I am having a meeting next week with our security group.
I asked them to create a gpo to enable PowerShell remoting on our AD computers
All of our computers are Windows 7 and above. thank god we don’t have xp.
- Create your GPO, Name “PSR”
- Edit the policy.
- Browse to Policies > Administrative Templates > Windows Components > Windows Remote Management (WinRM) > WinRM Service
- Depending on the operating system:
Server 2008 R2 and later: Open the Allow Remote Server management through WinRM policy setting.
Server 2008 and earlier: Open the Allow automatic configuration of listeners policy setting.
- Set the Policy to Enabled.
- Set the IPv4 and IPv6 filters to * unless they need something specific there.
Setting the Firewall Rules
- Browse to Policies > Administrative Templates > Network > Network Connections > Windows Firewall > Domain Profile
- Open the Windows Firewall: Define inbound port exceptions policy setting.
- Set it to Enabled if it isn’t already.
- Click the Show… button and add the port exception. We’re going to be opening TCP port 5985, so the exception string will
look something like this:
But they want to know Why not only using RDP ?
I’d really appreciate it if someone can direct me or attach a link why PSRemoting and using RSAT is better than RDP.
I need a technical/Security article
Here’s a start.
directly from the same group that brings you this website more or less.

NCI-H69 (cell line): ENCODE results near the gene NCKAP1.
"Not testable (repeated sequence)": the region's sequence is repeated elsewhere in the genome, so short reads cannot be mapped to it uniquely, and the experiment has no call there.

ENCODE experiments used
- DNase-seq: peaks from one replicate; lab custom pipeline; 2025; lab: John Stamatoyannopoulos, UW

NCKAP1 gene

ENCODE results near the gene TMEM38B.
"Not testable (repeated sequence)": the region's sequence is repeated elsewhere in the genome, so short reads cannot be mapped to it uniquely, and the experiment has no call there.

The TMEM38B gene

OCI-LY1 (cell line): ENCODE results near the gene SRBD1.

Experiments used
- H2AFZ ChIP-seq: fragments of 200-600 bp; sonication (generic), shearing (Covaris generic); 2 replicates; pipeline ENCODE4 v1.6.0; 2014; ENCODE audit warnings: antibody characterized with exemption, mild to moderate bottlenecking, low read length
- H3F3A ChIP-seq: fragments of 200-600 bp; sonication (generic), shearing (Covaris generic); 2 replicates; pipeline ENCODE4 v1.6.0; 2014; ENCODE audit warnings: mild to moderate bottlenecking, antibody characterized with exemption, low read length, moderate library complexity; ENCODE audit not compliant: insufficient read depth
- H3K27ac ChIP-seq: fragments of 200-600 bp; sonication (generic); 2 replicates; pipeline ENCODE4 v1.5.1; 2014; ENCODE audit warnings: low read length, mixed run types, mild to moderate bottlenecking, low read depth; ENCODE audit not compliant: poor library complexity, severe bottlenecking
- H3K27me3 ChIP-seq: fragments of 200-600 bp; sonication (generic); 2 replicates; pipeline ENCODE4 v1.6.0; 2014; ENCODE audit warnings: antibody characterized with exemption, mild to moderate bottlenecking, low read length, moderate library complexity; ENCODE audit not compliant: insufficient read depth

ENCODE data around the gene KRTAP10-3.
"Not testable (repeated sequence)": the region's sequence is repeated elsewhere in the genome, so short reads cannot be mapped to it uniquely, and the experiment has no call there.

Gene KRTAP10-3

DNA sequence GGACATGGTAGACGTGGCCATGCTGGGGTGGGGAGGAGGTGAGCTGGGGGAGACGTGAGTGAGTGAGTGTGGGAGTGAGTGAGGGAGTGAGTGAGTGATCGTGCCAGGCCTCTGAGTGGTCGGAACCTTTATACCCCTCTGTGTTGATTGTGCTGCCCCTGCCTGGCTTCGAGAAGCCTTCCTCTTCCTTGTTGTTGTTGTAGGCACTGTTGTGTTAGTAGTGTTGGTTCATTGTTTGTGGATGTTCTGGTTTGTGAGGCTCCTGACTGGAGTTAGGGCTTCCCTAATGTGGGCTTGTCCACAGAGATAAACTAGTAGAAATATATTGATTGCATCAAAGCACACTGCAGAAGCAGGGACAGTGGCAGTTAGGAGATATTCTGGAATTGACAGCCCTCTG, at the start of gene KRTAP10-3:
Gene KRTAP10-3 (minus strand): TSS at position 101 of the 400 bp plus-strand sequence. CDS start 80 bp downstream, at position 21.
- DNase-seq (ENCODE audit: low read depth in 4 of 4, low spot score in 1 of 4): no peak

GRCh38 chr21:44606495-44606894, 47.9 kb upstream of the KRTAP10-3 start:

Good luck with that discussion, you’re doing the right thing.
Sounds like a job I’d leave immediately:) The answer is because this is how we manage servers now.
@Del, we actually use PSRemoting to inceease security. When an administrator RDP’s into a server you have very limited options in terms of knowing exactly what they are doing (every mouse click) unless you have a screen recorder on everyone’s computer. When you have an administrator log into a server via Powershell, EVERY single action they perform can be recorded/logged.
You should include the GPO items described in the blog above in your GPO request and target the request as “to increase security” rather than making managing servers easier. As you know security people only care about security.
Some things to note, the GPO items in the blog are only available in the Windows 10 ADMX files which you can install on Windows 2008 R2 DC’s. It’s standard pratice to keep your ADMX files up to date. If your DC admins don’t want to update ADMX files then the settings can be enabled via the registry. The servers you are connecting to will also need to be running Powershell 5.0 or 5.1 (highly recommend 5.1 as 5.0 is pretty buggy and slow).
Here are great blogs from Microsoft about Powershell security.
Powershell is the most secure scripting language.
Good luck and may the force be with you!